“Much appreciated Dan.” I said as I headed in the direction of the mission.
As I approached the mission I saw Rockin Robin. “ Robin, have you seen Annie anywhere? The new lenses are in for her glasses already.” I told him.
“She was talking to Sister Angelina a little bit ago. They were over that way.” Robin told me.
I headed the way that Robin had pointed. Sure enough, Sister Angelina was talking to someone I couldn’t recognize from the back. This lady had a dress on, and appeared to be more than presentable. Surely it wasn’t Annie.
As I drew closer I saw from the thick glasses that it was indeed Annie. She was dressed in clean clothing, and she even smelled like she had used some perfume.
“Annie,” I called. “Marsha phoned and your new lenses are ready.”
“They wasn’t supposed to be here until Tuesday next.” Annie said questioningly.
“Well, they came in this afternoon, and the man who sizes the lenses did them right away. We can get them tonight if you want.” I told her.
“Don’t matter to me. Been needin new glasses forever, so a little bit longer isn’t no big deal.” Annie said in a clear voice.
Actually Annie had said more words that made sense to me in just a few minutes than she had for the past 12 years. I wondered what had happened to her to bring her out of her paranoia. We left the mission, and walked to the optical store.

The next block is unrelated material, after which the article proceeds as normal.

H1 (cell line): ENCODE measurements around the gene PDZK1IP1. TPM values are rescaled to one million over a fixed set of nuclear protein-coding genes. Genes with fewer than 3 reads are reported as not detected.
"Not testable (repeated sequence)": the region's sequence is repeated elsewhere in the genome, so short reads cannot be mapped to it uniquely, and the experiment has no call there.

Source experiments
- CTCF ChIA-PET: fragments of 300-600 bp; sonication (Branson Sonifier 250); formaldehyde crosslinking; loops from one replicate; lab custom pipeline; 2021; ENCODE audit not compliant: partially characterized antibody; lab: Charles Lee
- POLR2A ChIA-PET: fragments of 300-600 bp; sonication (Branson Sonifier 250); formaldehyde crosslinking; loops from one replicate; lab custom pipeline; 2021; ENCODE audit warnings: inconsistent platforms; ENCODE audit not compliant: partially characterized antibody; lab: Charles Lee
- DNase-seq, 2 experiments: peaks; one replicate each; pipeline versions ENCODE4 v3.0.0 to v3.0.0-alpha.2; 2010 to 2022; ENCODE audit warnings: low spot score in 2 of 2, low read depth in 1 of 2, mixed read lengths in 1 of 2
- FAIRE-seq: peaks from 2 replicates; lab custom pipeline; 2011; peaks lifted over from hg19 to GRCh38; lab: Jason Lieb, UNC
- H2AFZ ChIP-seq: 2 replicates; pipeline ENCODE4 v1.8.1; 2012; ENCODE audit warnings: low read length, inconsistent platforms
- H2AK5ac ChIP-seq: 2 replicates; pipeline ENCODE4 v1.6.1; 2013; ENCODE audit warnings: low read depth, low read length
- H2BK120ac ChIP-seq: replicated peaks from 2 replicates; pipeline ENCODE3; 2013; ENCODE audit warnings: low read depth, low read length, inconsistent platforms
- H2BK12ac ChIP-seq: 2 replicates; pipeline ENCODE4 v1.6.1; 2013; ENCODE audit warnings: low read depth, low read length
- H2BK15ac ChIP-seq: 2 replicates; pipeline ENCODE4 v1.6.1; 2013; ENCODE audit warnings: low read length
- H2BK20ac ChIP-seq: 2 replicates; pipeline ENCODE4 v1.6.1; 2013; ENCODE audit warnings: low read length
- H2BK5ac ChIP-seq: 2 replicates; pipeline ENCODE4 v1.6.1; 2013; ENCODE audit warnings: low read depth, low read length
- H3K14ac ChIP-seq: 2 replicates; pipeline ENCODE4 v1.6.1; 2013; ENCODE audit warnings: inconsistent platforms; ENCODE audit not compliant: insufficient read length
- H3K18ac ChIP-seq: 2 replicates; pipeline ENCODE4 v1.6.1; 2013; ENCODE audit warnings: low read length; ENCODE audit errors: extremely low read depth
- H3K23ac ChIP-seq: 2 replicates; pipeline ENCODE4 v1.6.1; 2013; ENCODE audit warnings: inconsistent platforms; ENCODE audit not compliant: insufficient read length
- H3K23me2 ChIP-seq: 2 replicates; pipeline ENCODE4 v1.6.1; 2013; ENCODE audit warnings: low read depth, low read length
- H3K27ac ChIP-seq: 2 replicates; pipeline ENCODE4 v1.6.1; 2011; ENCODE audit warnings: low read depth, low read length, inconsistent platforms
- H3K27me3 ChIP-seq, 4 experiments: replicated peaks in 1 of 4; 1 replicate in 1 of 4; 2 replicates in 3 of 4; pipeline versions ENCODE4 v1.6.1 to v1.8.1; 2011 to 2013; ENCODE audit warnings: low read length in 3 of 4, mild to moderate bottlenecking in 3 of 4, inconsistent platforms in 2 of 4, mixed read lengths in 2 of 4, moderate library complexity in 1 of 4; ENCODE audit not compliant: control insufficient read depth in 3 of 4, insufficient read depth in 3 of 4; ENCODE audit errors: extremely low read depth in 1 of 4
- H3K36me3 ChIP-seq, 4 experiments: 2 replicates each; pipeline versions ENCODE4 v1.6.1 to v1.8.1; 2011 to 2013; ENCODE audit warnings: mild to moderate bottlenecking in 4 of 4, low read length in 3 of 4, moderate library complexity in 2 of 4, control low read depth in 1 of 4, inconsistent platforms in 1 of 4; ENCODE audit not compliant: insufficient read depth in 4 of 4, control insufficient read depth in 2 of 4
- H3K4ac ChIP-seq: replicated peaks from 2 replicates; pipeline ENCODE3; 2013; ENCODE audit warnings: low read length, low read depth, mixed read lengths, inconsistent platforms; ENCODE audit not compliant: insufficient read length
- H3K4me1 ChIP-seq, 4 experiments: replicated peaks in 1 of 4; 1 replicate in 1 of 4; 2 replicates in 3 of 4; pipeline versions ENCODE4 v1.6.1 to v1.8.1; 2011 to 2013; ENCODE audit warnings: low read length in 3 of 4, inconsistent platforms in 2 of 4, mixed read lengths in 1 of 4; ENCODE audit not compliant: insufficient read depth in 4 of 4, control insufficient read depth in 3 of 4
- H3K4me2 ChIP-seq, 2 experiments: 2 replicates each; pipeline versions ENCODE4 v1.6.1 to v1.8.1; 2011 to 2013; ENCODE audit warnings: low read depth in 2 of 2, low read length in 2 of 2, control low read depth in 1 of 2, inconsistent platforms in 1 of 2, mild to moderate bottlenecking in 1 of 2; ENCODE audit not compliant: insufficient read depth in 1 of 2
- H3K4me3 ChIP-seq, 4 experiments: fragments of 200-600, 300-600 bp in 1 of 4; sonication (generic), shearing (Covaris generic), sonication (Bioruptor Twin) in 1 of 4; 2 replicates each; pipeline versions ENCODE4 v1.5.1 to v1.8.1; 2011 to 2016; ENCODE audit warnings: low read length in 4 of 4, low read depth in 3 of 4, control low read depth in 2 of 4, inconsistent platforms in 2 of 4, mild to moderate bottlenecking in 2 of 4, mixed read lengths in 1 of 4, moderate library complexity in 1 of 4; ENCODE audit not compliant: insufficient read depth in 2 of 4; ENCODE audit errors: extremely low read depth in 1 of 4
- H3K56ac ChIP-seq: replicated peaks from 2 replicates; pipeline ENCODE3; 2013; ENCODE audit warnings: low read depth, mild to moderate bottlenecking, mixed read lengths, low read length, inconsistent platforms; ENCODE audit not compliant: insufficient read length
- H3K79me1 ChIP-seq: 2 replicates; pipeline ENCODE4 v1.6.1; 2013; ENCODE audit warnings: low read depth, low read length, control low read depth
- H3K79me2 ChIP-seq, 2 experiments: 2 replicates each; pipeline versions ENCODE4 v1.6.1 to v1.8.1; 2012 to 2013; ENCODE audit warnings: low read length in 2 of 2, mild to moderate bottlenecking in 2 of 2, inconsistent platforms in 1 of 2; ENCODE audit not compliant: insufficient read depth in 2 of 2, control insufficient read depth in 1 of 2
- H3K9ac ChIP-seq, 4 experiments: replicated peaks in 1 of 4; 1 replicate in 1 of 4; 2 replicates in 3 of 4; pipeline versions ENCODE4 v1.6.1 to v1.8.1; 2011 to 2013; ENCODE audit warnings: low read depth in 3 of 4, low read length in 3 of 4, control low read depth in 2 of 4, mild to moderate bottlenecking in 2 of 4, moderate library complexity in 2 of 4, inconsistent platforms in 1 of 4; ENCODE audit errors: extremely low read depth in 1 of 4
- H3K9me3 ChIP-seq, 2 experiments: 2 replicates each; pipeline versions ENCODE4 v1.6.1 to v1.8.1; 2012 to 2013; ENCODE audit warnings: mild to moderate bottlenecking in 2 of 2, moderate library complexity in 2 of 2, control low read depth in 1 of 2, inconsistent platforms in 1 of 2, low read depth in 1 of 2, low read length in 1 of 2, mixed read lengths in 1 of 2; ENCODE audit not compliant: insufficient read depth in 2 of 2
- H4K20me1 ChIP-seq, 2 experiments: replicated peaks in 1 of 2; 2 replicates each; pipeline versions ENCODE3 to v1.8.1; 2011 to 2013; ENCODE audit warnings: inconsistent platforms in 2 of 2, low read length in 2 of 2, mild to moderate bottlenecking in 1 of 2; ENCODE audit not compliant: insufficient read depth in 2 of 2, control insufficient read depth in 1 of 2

Marsha was still there, and when she saw Annie she didn’t comment on Annie’s cleaner appearance, although I noticed her lift her eyebrows in a quizzical little gesture. I just shrugged my shoulders. When Marsha came back and put the glasses with the new, stronger lenses on Annie’s face I could see Annie’s eyes light up, and she looked around to observe her surroundings. It was then I realized that Annie had been looking down all the time, because the ground was likely as far as she could see clearly.
We walked out of the store together. I found that I liked watching Annie, as she turned her head to see her surroundings through the center of the thick new lenses. This was probably the first time in many years that Annie had been able to see this well.
“Did you eat at the mission Annie?” I asked.
“Nope, gonna go back there now and show Sister Angelina my new glasses.” Annie replied.
“Do you want to go to a restaurant and have something to eat with me?” I asked.
Annie stared at me, her eyes minimized behind the thick lenses. “You mean you would go to a restaurant with me, a homeless person?”
“Well, you are looking exceptionally presentable, and very pretty as well, so I can’t see why it would be a problem for me to be seen with you.” I replied.